In this last, pre-election edition, opining on election races is verboten. At a time when few are thinking about anything else, that necessitates some head-scratching. What is a writer to do? Extol the glories of the autumn foliage? Offer some Thanksgiving recipes? Lament the absence of marshmallow Peeps this Halloween?
We can do better than that. At a time when politics seems more of an affliction than a public service, we can sing the praises of Hancock County municipal officials who have served extraordinarily long terms with great distinction, for little or no compensation.
We’ll start with Gouldsboro’s Dana Rice, harbormaster for 40-plus years and counting. In Gouldsboro, one is not master of a harbor — it is “harbors,” plural. There are six harbors in Rice’s watery domain, and he knows each and every one of them intimately.
As with every other municipal responsibility, the job is bigger, harder and more complicated that it was when Rice first took charge. A man with an easygoing demeanor and a basso profundo voice, Rice’s style is to be reasonable but expect cooperation. Few people could survive the push and pull of a Maine waterfront for that long. Dana Rice, who has also been a selectman for many years, is one of a kind.
Sadly, two other municipal stalwarts in Hancock County are no longer with us. Steve Bemiss of Surry stepped back from public service this year after 22 years as a selectman and passed away just a few months later. Bemiss had what it takes for such lengthy service, a quiet voice and a steady hand on the tiller.
Surry, like many small Maine towns, has benefited from decades of service from members of their community. Institutional memory? They’ve had it in abundance. Surry also lost longtime selectman Wilbur Saunders this year. Wilbur logged 24 years as a Surry selectman and was celebrated not only in Surry but in municipal circles statewide.
Another Surry official, Jonathan Thomas, was also in it for the long haul, putting in two decades as the town’s administrative assistant. This is a position some boards of selectmen adopt to lift some of the administrative burden from the selectmen. The other option is to hire a town manager.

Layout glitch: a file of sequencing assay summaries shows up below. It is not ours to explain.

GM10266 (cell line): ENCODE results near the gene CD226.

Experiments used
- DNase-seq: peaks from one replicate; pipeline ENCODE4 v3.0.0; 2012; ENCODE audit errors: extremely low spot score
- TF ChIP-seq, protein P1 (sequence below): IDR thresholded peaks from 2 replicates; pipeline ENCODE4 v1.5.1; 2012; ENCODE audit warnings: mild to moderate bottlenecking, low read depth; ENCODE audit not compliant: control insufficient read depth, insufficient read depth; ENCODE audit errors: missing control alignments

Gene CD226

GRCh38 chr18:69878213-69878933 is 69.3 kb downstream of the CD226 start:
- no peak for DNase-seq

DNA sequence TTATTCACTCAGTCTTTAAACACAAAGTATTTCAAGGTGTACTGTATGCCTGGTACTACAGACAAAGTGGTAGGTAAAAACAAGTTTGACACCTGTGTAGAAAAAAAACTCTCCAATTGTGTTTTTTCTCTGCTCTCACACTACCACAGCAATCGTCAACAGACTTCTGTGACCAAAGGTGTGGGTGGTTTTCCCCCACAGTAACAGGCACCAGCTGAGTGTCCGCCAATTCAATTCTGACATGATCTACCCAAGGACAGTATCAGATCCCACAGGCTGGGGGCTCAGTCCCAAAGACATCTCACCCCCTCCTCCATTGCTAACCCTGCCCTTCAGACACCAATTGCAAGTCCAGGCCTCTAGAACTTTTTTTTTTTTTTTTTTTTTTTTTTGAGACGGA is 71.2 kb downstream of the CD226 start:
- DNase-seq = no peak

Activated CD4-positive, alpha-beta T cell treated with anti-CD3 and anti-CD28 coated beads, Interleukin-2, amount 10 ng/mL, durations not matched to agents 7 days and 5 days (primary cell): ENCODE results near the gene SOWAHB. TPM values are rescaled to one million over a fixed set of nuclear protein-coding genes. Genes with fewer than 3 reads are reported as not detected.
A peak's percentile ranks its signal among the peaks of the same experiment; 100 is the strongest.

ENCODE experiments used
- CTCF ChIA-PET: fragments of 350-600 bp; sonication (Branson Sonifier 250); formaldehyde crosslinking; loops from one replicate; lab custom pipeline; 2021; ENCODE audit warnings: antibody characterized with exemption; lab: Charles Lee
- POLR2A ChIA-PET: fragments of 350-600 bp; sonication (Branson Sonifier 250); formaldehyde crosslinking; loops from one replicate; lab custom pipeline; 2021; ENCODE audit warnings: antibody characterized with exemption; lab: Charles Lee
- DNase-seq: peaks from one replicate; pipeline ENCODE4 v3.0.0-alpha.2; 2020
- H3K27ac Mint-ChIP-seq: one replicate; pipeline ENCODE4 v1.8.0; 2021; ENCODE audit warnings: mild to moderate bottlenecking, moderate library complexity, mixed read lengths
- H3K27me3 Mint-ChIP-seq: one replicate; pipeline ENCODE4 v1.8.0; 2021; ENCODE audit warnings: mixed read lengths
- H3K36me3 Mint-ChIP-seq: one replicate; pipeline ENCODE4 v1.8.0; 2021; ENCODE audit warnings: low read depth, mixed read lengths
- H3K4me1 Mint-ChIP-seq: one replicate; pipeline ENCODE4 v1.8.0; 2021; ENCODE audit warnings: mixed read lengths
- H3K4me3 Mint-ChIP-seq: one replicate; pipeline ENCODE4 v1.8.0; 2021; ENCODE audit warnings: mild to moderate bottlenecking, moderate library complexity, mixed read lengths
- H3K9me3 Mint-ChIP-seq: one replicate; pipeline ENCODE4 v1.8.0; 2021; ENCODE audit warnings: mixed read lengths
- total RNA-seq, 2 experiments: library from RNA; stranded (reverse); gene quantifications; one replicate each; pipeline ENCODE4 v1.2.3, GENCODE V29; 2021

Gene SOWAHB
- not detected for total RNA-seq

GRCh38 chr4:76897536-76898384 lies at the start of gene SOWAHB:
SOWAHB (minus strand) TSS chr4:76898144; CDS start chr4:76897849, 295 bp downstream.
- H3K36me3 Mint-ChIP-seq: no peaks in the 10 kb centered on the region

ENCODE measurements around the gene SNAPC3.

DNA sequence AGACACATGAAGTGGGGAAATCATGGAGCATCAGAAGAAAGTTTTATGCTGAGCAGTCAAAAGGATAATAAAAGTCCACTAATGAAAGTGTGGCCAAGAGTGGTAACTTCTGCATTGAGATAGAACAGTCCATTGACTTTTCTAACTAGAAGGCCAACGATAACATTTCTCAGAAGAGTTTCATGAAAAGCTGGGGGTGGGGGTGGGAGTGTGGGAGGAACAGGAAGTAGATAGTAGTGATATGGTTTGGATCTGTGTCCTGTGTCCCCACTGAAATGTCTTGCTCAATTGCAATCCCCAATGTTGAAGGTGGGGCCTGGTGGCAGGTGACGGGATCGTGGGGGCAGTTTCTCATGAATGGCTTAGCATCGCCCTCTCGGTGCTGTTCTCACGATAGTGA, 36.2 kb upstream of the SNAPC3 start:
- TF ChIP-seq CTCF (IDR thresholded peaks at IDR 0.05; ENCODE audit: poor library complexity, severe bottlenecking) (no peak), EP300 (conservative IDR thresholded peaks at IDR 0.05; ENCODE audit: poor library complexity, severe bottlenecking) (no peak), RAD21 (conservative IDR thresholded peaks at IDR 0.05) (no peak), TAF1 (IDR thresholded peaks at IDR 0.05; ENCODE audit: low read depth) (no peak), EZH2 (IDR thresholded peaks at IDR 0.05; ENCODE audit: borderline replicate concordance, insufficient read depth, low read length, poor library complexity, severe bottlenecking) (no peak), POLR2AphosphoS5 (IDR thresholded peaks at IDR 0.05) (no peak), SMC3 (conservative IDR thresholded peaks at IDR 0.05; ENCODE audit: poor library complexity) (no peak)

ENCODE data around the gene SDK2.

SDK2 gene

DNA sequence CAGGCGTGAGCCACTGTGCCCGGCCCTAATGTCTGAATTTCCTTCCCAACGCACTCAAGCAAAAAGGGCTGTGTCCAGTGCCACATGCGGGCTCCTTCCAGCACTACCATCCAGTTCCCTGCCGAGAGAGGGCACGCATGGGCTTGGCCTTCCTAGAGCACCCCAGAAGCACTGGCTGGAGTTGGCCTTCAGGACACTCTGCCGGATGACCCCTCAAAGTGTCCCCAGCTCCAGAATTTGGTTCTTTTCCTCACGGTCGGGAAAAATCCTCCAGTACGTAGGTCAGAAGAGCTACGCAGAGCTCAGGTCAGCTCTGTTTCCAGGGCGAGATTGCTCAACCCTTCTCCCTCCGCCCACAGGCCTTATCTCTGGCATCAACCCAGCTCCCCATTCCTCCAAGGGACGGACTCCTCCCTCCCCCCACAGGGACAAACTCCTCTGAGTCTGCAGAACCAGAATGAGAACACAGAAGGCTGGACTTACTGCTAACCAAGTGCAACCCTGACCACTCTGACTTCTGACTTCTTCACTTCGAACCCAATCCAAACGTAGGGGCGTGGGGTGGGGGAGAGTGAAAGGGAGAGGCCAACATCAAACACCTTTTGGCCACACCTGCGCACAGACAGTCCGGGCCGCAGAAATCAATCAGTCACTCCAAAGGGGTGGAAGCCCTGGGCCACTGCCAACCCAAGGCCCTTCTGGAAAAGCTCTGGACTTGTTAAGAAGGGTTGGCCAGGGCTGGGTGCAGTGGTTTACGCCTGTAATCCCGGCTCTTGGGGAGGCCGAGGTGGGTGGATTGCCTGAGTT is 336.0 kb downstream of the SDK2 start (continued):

Despite these options for professional help, in many of Maine’s smallest towns selectmen still do it all. They are on call 24/7, taking on all the administrative duties for their towns. It can be brutal. State law puts many requirements on communities, including what they have to do and how they have to do it. It is getting harder and harder to navigate the minefields of personnel policies, budgets and employee supervision.
Another local official who passed away this month is Neville Hardy of Deer Isle. He served for 47 years as first selectman. Neville was old-school. He took good care of community members who he deemed needed help, but for everyone else he did not suffer fools gladly. Neville was captain of the ship and ran it according to his own rules. That approach, and the results, met with favor in Deer Isle, where he was elected over and over.
As witness to the fact that few people are prepared to put the amount of time into community leadership that Hardy did, when health issues arose for him in 2014 Deer Isle hired an administrative assistant. Hardy retired as a selectman in 2016, and in 2018 Deer Isle hired a town manager.
Deer Isle native Kathleen Billings became town clerk of neighboring Stonington and then became town manager. She has now passed the two-decade mark of service. So had Blue Hill selectman Jim Schatz when he retired in 2019. He had also served three terms as a state legislator. Frank Dedmon of Sullivan served 20 years as a selectman, and more on the school board and as fire chief. Bruce Carter of Franklin served intermittent years as a selectman and many more (over 40) as a town assessor. Skip Greenlaw served 32 years on the CDS#13 school board that oversees the schools of Deer Isle and Stonington.
What motivates these people to dedicate decades of their lives to public service — service that often amounts to listening to the complaints of friends and neighbors, weeding out those that are legitimate and putting an inordinate amount of effort into addressing them? Most of them come up with a similar answer. The need was there, and they stepped up to meet it.
It is a pull to public service that some people never feel and others cannot resist. It’s a matter of “nobody else wanted to do it.” It’s the feeling that “I live here. I might as well try.” Whatever the reason, think about who is pulling more than their weight in your town, and whether you could help, too.